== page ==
The project focuses on strengthening community networks mentored by religious leaders and engaging them in building consensus for a TJ process and helping communities evolve a pluralistic national identity. The project is based on strengthening inter religious people-to-people community engagement for reconciliation and social cohesion in Sri Lanka.
A total of 294 people attended the eight project orientation meetings including religious leaders, local NGO/CBO representatives and government officials as well as young people and media personnel. The participants were Tamil, Sinhalese and Buddhists with 29 percent being women.
The orientation meetings included an introduction to the current socio political climate which covered the ethnic conflict, the rise of ethno-religious tension in the post war era, the need for empathy building among communities, building positive peace and embracing a TJ mechanism.
An introduction to the project including its objectives, activities and implementation methods was presented and participants were given a chance to ask questions and engage with the project team. They also discussed the current political situation.
Some of the issues identified by participants during orientation meetings included increasing religious disharmony fueled by racist rhetoric of some religious groups, lack of publicly accessible information regarding the government’s current work programme, rising cost of living, a sense of alienation felt by ethnic minorities, security of people in some northern areas and issues surrounding access to land.
In 2010, NPC set up eight DIRCs to address an increase in inter religious and inter ethnic disharmony at the end of the war. Through the Religions to Reconcile project, NPC is continuing its work with new members of six existing DIRCs and two DIRCs established specifically through the project in the Northern Province.
It is envisaged that grass roots communities in these districts will be mentored by multi faith religious leaders and as a result begin to understand, appreciate and finally support the TJ process in the country and work together to evolve a pluralistic national identity.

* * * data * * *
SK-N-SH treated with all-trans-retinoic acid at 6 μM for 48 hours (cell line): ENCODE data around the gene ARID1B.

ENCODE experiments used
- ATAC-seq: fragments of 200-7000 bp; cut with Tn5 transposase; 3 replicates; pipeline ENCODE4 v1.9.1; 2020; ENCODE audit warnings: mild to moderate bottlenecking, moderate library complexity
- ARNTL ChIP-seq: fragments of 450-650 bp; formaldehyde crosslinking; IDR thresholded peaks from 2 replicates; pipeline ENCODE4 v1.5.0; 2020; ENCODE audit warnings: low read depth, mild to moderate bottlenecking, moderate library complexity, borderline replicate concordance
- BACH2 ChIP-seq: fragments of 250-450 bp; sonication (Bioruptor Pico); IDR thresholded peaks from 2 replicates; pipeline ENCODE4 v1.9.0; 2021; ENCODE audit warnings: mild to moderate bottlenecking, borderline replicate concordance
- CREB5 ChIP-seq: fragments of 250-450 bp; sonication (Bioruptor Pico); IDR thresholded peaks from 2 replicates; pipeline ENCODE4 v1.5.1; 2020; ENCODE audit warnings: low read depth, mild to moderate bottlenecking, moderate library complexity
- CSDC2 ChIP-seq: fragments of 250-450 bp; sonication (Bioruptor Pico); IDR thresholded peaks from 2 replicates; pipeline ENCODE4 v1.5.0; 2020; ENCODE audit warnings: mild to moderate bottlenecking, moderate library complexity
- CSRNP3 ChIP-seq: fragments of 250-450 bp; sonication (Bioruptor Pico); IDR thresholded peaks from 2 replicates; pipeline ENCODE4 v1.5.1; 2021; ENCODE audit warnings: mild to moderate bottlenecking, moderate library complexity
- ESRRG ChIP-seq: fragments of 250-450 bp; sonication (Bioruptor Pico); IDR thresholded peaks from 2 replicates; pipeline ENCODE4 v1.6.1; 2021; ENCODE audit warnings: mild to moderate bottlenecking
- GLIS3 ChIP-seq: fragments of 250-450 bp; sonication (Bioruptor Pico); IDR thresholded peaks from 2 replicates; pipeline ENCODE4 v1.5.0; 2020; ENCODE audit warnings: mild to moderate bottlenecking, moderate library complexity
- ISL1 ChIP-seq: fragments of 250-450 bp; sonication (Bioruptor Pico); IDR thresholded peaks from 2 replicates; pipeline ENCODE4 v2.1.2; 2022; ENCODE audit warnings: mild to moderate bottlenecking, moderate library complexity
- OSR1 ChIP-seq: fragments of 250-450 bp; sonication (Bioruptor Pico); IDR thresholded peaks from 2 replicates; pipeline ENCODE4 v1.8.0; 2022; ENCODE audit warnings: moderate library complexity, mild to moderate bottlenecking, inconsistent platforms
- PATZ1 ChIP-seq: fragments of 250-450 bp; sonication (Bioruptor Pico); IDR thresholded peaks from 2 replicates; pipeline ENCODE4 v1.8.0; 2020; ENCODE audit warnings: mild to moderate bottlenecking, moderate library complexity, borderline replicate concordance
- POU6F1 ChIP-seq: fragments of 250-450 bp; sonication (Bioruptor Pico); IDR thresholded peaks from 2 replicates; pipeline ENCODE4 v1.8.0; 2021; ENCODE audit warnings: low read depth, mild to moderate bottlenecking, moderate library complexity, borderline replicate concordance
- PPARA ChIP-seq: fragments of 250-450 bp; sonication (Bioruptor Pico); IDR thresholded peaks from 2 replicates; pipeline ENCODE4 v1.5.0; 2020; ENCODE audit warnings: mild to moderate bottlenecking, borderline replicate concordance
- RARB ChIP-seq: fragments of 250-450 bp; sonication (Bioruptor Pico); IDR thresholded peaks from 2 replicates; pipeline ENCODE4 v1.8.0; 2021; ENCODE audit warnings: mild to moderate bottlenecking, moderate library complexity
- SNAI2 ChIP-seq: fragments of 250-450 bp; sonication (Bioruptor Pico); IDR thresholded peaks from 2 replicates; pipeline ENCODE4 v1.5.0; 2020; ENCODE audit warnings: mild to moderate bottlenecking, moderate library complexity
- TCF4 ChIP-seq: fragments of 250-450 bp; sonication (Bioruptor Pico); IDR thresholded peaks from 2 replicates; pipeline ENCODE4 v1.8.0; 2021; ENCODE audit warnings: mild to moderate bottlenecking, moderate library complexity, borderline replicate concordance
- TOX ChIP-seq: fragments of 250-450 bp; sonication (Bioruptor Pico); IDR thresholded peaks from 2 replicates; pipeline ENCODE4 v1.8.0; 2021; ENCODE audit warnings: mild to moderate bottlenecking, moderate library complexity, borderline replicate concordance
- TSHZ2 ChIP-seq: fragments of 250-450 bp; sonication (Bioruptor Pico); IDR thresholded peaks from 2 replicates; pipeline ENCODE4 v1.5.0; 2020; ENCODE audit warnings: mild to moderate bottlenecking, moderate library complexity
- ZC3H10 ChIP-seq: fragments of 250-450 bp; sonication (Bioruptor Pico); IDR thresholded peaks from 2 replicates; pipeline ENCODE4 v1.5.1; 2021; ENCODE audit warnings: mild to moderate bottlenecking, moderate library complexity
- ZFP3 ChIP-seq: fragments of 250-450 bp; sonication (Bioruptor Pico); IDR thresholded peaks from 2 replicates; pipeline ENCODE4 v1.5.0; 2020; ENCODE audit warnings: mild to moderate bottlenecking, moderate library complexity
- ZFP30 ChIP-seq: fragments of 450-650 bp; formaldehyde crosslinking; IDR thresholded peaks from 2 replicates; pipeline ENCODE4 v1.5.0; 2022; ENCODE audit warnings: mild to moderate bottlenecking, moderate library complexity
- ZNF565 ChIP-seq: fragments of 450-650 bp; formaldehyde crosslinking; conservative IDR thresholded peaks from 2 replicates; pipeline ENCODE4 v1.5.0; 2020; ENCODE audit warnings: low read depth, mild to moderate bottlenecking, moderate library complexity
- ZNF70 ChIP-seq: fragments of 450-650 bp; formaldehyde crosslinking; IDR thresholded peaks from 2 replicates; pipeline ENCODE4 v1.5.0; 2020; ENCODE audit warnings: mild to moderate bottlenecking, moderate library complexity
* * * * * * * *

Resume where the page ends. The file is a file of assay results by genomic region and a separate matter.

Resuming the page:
As part of understanding the current TJ process and its important facets, NPC held two-day TJ trainings in the eight districts carried out by internal and external resource persons and supported by the project team. The TJ trainings had a total of 298 participants including Sinhalese, Tamils and Muslims. Thirty four per cent were women. There were religious leaders, members of NGOs, media personnel, government officials, members of mediation boards and youth.
During the TJ trainings, many participants pointed out the lack of credible publicly accessible information regarding TJ mechanisms being implemented by the government. Some participants, especially from the North, felt that they were not being consulted when decisions regarding their future were being made and some questioned how the Sri Lankan TJ process was going to help address their grievances, especially with regards to missing persons. In the South, many participants showed interest in the process and said that it was the first time that they had understood what a TJ process meant for the future of the country.
The Religions to Reconcile project is being implemented in partnership with Generations for Peace (GFP), an international peace-building organization based in Amman, Jordan. GFP specializes in peace building/conflict transformation training and will assist NPC in building and establishing a cadre of peace delegates to support future project activities.